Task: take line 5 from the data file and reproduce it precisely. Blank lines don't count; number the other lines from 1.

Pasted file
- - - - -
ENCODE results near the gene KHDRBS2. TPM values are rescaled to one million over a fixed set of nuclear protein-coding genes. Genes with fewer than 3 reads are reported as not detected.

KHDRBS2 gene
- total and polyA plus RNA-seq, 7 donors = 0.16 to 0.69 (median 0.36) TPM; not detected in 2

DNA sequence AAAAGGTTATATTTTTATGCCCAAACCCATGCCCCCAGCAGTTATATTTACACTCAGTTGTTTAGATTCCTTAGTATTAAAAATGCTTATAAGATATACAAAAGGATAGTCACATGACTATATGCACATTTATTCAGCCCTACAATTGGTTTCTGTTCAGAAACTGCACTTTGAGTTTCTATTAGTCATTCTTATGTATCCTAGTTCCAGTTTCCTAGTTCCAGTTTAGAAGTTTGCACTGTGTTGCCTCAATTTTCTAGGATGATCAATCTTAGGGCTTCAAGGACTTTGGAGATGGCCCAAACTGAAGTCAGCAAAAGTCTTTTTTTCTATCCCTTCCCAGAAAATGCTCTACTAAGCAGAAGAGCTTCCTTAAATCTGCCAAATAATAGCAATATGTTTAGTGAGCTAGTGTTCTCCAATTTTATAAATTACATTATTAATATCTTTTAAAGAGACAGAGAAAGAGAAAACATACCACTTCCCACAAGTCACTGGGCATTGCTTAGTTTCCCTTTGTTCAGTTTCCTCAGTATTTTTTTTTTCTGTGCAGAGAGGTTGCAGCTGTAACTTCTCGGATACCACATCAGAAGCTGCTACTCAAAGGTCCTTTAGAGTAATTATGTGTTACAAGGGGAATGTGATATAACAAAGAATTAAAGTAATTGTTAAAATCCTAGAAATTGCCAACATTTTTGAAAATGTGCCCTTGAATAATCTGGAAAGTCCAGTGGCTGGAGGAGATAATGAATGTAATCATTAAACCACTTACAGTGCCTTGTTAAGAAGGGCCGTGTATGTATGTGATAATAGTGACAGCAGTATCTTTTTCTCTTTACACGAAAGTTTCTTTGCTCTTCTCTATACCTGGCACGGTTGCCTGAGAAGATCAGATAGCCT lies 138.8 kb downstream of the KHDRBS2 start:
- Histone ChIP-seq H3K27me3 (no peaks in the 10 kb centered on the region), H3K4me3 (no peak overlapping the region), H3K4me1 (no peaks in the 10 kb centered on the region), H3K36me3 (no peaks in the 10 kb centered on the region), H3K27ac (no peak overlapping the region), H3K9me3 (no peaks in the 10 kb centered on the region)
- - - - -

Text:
- Histone ChIP-seq H3K27me3 (no peaks in the 10 kb centered on the region), H3K4me3 (no peak overlapping the region), H3K4me1 (no peaks in the 10 kb centered on the region), H3K36me3 (no peaks in the 10 kb centered on the region), H3K27ac (no peak overlapping the region), H3K9me3 (no peaks in the 10 kb centered on the region)